Epigenetic researchers are employed by federal government agencies that conduct genetic research (including the National Institute of Health’s National Human Genome Research Institute and Office of Biotechnology Activities, the Centers for Disease Control and Prevention, and the National Science Foundation), biotechnology firms, private research centers, and colleges and universities.
New graduates often obtain their first jobs via contacts made during fellowships, internships, or other experiential learning opportunities. Other job-search options include attending career fairs, networking, creating a LinkedIn profile and using the site’s employment resources, working with a recruiter, and visiting the career Web sites of potential employers. Those who are interested in careers in academe should contact colleges and universities directly and view open positions in professional journals and in the Chronicle of Higher Education (https://jobs.chronicle.com). Opportunities with the federal government can be accessed by visiting http://www.usajobs.gov.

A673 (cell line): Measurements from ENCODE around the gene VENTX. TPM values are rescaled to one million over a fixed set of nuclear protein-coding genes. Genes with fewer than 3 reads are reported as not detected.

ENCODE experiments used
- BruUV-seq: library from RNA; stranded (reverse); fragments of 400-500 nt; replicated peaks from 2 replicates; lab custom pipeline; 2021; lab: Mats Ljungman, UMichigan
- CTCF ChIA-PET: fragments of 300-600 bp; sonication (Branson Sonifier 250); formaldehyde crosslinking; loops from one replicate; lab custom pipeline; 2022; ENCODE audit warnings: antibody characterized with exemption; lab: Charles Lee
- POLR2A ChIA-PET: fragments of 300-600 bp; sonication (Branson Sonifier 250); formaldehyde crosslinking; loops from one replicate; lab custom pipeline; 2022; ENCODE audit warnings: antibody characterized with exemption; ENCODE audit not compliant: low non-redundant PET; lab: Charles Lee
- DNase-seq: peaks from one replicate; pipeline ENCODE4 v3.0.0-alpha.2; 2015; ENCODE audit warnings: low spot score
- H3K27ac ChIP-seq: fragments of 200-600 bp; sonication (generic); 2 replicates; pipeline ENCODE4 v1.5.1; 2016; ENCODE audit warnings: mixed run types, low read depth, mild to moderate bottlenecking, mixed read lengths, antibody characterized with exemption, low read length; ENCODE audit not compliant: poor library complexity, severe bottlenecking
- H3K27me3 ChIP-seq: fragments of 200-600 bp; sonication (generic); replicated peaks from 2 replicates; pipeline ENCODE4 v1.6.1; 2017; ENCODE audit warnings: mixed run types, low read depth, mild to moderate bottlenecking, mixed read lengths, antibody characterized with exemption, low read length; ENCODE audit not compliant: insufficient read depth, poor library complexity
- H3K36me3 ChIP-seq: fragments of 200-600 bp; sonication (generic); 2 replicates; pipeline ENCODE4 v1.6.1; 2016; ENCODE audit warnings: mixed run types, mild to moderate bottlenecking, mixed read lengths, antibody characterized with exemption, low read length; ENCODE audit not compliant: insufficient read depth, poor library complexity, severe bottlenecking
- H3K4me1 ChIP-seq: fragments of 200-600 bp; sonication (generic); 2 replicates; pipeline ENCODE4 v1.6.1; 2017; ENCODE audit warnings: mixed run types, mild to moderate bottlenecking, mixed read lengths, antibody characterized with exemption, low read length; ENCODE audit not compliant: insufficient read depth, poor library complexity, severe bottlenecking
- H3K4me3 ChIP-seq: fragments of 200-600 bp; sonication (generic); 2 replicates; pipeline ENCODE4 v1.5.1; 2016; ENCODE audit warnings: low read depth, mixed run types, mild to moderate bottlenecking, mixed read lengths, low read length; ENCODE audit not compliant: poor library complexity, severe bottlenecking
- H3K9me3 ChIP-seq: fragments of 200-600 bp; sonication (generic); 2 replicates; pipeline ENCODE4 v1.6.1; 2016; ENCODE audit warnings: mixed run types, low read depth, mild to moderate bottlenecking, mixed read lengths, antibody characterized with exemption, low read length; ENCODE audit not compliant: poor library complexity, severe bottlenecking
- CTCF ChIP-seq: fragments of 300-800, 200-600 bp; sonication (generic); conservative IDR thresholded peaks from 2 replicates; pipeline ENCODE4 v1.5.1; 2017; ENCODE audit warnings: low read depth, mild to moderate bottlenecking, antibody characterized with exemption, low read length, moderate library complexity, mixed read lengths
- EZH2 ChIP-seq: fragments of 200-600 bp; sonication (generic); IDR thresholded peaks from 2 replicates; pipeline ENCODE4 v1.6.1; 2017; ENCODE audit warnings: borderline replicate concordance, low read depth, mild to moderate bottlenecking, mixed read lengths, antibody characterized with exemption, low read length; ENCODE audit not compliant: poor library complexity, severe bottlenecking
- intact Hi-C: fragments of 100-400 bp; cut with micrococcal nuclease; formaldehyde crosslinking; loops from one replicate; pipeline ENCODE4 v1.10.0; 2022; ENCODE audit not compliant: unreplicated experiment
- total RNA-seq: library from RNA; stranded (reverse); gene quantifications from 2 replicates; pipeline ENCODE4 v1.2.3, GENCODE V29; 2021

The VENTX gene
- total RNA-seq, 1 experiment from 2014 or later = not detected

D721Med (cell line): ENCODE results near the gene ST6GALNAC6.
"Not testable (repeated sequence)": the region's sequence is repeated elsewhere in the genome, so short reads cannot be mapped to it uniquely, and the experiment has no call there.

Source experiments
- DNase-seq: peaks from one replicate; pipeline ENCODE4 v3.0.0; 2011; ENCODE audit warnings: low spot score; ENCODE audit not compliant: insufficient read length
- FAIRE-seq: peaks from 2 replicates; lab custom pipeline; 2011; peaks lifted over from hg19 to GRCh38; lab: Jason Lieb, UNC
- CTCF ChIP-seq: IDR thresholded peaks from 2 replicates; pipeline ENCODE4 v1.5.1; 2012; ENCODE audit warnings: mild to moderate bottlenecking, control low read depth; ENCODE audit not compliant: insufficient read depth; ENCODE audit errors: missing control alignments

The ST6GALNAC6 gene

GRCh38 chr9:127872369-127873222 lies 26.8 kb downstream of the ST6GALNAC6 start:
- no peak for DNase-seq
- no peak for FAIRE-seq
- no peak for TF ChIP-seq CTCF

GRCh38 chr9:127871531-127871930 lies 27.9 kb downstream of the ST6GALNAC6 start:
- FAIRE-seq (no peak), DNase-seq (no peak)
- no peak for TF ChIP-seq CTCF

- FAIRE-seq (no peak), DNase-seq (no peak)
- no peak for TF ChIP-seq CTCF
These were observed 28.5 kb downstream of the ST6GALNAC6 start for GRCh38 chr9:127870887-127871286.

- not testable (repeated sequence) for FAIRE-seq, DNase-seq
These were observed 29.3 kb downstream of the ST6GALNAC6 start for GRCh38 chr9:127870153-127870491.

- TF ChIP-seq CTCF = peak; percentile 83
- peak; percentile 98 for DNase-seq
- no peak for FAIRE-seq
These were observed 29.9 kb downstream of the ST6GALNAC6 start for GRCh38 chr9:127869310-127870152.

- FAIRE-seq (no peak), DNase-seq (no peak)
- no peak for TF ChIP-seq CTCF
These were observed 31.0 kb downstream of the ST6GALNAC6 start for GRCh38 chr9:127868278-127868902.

Epigenetics researchers advance by receiving higher salaries, working on more prestigious research projects, or becoming managers or executives. Those who are employed as college teachers start out as adjuncts or assistant professors and may be promoted to associate professor and then to full professor.
Tips for Entry
Read Epigenomes and the International Journal of Molecular Sciences to learn more about the field. Visit https://epigeneticssocietyint.com/corporate for information on both journals.
Visit https://jobs.sciencecareers.org/jobs/epigenetics, https://jobboard.genetics-gsa.org, and https://careers.acmg.net for job listings.
Join professional associations to access training and networking resources, industry publications, and employment opportunities.